Finally, I would be remiss if I did not mention the pubic hair. Yes, the show has a lot of pubes. One thing that becomes obvious, though, is that the hosts do not have much else in the way of body hair—just hair on their heads and pubic hair. This seems an odd choice historically, but works in current U.S. culture. Historically, it is unlikely that any of the citizens in “Westworld” would have shaved any hair off their bodies. Of course they would have had pubic hair, but they would also have chest, underarm, and leg hair (men and women!). But, in current U.S. culture, body hair is often seen as unseemly, and therefore showing any body hair, especially pubic hair, has its own sort of risqué appeal. We viewers want things to be messy, but not that messy.

“Westworld” thus plays with the history of the U.S. West in a way that reflects prevailing U.S. cultural memory about the West. Far from faulting the show from being historically inaccurate, I actually really like the way it plays around with our popular memory of what the West was or perhaps what we think it should have been. The show has fashioned a truly fabricated fantasyland and overtly told viewers that everything on the park, from the landscape to the lands to the narratives, has been crafted by humans. In doing so, we find that “Westworld” was not created with the sensibilities and desires of the guests in mind, but instead with ours at the forefront. It is not so much that the human characters in the show desire a violent, sexual West to act out their deepest desires, but more that we viewers crave such a place, voyeuristically yearning to watch others act our own delightfully wicked desires.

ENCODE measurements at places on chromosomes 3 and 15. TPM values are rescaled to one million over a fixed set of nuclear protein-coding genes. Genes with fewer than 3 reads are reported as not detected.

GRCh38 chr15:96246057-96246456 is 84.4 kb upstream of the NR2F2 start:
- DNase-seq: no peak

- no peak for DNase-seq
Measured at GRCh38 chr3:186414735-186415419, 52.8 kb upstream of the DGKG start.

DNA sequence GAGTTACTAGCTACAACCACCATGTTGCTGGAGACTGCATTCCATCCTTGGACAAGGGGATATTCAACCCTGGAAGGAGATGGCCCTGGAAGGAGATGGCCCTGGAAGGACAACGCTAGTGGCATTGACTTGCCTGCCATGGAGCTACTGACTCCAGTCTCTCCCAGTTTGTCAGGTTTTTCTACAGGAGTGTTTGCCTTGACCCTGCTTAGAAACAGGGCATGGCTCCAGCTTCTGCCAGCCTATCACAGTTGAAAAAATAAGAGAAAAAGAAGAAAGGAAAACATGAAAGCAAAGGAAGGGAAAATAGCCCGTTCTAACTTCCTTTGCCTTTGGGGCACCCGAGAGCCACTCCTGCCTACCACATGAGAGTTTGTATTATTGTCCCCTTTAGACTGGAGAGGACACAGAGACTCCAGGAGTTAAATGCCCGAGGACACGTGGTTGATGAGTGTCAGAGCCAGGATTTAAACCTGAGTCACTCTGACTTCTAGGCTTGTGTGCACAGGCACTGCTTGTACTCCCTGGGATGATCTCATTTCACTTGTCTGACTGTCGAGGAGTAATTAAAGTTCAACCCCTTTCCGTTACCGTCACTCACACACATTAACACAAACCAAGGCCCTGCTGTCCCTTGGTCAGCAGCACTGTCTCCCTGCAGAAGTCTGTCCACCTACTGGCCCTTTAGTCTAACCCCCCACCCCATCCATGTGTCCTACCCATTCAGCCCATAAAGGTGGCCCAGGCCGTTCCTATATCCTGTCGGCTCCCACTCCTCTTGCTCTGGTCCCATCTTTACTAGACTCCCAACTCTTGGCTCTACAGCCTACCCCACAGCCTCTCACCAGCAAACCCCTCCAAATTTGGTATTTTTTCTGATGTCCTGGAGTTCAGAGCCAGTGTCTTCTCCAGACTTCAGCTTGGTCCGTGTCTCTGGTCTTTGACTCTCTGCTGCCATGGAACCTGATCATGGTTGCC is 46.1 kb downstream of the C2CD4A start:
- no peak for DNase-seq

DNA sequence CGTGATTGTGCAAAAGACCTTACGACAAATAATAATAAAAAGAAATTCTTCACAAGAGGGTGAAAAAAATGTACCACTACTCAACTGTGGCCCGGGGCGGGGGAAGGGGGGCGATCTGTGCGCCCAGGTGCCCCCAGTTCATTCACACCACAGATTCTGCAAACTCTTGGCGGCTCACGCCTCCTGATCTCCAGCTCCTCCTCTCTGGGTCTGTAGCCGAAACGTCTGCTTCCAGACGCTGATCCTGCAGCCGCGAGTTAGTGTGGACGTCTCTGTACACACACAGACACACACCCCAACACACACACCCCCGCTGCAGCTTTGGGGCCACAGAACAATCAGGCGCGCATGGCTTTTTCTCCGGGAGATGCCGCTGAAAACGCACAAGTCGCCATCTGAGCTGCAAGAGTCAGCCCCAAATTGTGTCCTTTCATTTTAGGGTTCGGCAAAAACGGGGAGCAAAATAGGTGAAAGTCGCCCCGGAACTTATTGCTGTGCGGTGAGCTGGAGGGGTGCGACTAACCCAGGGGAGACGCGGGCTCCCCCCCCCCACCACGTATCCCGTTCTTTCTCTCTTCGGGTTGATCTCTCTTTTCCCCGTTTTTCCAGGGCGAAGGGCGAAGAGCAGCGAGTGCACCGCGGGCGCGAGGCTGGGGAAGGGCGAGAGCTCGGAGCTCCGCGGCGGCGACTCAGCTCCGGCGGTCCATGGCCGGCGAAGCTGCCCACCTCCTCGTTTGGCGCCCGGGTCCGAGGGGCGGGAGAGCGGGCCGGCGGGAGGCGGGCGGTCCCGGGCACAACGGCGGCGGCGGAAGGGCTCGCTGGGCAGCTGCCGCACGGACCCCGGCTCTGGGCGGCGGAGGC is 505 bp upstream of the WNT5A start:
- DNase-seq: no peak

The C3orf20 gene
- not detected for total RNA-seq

With that in mind, I am ready for season two.


**Sincere thanks to Anne Greenwood and James Katowich for watching the show with me and discussing it at length, sharpening my own thoughts a great deal. The best parts of this post I likely subconsciously (or intentionally) stole from them.